CIVIL WAR SURGEON
Late of Newmarket, died. 29 Dec 1894
Leach, Thomas W. Regular officer; b. Newmarket; age 22; res. Newmarket; app. Asst. Surg. July 28, ‘58; Surg. May 21, ‘62; Medical Inspector Apr. 5, ‘75; served on U. S. S. “Brooklyn,” “Lackawanna” and West Gulf Squadron; placed on retired list Jan. 17, ‘85. P. O. ad., Newmarket. (Record, Ayling’s Register, 1895, p. 1139.)
Thomas was born in Newmarket, May 12, 1836, and was the elder son of Thomas F. and Sarah A. (Wiggin) Leach. His preliminary education was received in the public schools of Newmarket, and his professional education commenced in 1854, under the direction of the late George Washington Kittredge, M. D., of Newmarket, and was supplemented by courses of lectures in the Medical Department of Harvard College, from which he was graduated M. D. in 1857.
(Photo: Civil War Surgeon’s amputation kit)
After graduation he passed the required examinations and received his first commission, signed by President Buchanan, January 26, 1859, having been appointed an assistant surgeon July 29, 1858, and was attached to the steam frigate “Niagara, ” and ordered to the west coast of Africa. From 1859 to 1861, he was attached to the home squadron and stationed at the naval hospital in New York. He was commissioned surgeon May 21, 1862, and assigned to the steam sloop “Lackawanna. ”
During the civil war his service was largely in the Gulf Squadron and from 1865 to 1867 at the naval hospital in New York. From 1867 to 1870, he was assigned to the Asiatic Squadron and on duty to the steamer “Iroquois.” From 1870 to 1872, he was stationed at the Portsmouth (N. H.) navy yard, and from 1872 to 1874, was fleet surgeon of the North Atlantic Station, the flagships being the “California” and the “Richmond.” In 1874 and 1875, he was the fleet surgeon of the Asiatic Squadron, the flagship being the “Hartford.”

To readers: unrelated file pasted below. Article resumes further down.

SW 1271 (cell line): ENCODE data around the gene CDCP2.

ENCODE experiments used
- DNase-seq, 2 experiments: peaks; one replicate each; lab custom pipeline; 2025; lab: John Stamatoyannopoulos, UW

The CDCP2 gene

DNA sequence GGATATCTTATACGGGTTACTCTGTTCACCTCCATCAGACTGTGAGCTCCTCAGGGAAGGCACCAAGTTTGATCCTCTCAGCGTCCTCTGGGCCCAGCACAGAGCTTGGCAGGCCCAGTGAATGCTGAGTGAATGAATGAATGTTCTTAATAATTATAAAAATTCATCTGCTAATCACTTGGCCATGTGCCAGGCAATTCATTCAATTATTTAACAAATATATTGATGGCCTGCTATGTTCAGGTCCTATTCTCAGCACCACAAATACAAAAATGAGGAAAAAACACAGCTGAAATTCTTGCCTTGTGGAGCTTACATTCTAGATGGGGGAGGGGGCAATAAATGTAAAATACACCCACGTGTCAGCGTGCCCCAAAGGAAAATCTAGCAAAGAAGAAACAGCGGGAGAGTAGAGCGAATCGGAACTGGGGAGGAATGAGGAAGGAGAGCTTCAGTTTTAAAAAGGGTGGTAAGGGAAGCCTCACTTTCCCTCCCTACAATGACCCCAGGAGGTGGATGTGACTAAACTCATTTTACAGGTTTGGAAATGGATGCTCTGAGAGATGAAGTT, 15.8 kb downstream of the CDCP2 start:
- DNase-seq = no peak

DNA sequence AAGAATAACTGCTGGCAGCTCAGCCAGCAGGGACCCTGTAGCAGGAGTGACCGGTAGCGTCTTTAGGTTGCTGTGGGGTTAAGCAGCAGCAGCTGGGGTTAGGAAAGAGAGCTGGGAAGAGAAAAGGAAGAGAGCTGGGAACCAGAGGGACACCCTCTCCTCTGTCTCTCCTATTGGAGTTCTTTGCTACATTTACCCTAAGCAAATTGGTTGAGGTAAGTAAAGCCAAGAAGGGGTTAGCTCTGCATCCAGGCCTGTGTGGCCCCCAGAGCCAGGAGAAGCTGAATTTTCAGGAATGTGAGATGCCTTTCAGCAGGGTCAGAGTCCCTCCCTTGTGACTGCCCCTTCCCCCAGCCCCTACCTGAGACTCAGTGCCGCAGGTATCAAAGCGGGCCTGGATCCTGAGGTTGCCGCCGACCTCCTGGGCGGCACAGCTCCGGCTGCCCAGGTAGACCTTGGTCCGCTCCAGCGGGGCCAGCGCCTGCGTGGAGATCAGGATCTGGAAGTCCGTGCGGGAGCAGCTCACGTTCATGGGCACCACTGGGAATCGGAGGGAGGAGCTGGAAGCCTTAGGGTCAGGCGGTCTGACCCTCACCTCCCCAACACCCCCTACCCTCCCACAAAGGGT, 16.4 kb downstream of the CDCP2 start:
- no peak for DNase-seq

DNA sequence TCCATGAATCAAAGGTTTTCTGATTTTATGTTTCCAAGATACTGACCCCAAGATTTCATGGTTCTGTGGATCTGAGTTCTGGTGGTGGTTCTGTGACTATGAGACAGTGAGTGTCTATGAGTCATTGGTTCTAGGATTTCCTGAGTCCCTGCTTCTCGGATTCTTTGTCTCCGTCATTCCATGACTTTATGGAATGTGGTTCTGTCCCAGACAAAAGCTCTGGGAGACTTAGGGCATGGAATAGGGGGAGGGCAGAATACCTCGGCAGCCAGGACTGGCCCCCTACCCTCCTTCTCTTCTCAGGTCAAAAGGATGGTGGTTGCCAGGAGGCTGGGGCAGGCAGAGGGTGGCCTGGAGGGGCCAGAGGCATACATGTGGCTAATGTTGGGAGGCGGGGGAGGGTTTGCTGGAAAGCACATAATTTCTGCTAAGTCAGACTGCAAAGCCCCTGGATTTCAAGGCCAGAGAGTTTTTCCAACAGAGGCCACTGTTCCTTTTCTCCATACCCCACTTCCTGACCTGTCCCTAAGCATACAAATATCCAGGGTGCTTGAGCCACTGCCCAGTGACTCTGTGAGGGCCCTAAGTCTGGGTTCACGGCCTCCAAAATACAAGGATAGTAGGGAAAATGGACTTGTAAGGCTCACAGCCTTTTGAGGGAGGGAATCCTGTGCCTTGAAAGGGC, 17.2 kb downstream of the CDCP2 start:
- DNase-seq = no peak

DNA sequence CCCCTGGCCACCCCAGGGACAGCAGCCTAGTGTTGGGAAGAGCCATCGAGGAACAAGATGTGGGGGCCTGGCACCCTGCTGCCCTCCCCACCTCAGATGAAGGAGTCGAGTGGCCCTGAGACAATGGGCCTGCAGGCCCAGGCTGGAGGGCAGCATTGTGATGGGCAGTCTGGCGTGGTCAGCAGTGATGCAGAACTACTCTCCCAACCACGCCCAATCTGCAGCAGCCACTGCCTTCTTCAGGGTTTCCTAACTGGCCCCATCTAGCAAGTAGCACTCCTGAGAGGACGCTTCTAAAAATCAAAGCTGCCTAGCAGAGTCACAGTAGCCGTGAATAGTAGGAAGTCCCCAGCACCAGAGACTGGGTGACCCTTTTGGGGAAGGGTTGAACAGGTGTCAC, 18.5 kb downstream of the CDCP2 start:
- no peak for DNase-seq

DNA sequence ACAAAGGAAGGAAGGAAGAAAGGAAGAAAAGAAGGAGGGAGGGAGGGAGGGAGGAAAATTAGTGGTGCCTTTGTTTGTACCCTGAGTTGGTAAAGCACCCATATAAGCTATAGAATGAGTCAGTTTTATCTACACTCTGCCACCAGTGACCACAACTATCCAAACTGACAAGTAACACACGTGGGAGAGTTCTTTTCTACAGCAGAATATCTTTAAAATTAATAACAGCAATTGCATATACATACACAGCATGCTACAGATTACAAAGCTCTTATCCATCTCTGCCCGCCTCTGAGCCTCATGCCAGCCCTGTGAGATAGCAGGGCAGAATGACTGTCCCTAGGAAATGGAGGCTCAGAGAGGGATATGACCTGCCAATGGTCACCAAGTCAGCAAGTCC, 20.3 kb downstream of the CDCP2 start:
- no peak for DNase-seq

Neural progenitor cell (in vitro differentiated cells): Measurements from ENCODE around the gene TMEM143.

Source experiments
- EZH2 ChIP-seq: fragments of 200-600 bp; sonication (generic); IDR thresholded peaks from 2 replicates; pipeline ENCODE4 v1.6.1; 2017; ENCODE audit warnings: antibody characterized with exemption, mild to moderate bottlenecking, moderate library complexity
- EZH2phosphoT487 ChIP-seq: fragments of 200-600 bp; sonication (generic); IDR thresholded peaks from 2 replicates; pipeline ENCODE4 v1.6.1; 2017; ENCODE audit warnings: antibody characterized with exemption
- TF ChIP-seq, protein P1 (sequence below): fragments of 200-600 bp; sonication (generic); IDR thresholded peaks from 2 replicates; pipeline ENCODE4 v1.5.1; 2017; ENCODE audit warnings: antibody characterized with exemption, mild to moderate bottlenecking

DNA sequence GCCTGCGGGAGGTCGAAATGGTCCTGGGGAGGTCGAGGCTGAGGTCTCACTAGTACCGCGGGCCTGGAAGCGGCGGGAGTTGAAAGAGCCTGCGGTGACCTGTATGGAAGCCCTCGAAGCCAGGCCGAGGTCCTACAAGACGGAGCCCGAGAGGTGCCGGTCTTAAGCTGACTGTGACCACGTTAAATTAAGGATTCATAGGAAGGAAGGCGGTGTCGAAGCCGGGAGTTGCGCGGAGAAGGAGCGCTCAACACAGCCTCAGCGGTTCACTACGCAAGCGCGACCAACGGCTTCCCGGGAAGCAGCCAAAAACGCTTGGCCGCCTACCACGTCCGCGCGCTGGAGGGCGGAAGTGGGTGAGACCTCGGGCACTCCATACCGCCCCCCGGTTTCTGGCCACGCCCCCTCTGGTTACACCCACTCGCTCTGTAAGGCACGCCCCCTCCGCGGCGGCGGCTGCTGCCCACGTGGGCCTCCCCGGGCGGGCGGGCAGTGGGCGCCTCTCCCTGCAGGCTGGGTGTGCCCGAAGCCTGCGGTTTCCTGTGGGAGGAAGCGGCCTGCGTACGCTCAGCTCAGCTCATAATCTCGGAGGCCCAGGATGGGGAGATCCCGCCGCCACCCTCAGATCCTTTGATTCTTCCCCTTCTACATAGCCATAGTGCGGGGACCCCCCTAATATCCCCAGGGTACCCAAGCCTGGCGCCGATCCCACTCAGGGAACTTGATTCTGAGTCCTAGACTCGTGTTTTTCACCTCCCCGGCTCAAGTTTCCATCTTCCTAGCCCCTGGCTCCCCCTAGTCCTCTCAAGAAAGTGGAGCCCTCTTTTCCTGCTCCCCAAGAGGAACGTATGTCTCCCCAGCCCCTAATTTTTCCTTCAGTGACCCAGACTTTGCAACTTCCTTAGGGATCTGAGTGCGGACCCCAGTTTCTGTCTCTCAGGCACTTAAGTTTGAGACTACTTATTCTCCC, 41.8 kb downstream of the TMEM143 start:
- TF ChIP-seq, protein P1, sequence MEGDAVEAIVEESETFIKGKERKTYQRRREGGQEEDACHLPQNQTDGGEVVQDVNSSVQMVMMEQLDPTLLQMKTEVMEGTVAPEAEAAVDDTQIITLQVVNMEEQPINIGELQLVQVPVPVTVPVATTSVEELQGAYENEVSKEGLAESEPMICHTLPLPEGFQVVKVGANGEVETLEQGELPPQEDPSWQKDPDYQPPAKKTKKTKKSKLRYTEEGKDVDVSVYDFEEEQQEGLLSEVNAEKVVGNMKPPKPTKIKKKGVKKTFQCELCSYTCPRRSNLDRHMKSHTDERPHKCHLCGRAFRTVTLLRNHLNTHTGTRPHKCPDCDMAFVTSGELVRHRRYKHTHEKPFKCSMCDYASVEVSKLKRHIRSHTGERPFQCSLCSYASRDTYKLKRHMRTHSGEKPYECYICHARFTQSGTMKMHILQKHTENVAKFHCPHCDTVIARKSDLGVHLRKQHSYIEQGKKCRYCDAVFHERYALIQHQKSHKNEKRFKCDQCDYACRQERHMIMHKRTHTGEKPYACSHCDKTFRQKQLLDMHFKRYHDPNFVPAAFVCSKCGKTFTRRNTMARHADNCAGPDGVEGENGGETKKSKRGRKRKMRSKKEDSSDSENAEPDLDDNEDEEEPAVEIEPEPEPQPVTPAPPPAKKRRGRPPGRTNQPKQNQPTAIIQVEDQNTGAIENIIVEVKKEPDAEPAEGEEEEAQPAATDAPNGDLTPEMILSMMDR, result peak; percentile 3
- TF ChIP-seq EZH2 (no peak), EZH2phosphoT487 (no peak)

Surgeon Leach was commissioned medical inspector April 5, 1875, and assigned to duty on the board of examiners at Washington, D. C. In 1878 he was delegate to the American Medical Association and served upon the board of examiners for admission of candidates at Annapolis. In 1879 and 1880 he was at the navy yard in Boston; in 1880 and 1881, navy yard at Portsmouth, N. H.; 1882, special duty at Portsmouth, N. H.; 1882 and 1883, he was fleet surgeon of the North Atlantic Squadron and July 5, 1883, he was granted sick leave and detached from the flagship “Tennessee,” and January 17, 1885, he was finally retired from active service on account of sickness, the result of duty and long and faithful service.
(Photo: Naval surgeon’s carpet bag)
His biographer says of him: “That in the discharge of his official duties he was one of the most conscientious of men; always thoughtful of the health of officers and men, and ever ready with his services, night or day, as might be required. He was universally beloved by officers and men.”
Upon being retired from the service, he returned to his native town, Newmarket, where he resided until his death, which occurred December 29, 1894, leaving one brother, George A. Leach. He was a member of the Masonic fraternity and was buried from the Congregational church in Newmarket under the auspices of the Rising Star Lodge, No. 47, of which he had been a member since 1858.
(Photo: Wade and Ford Naval Surgical set)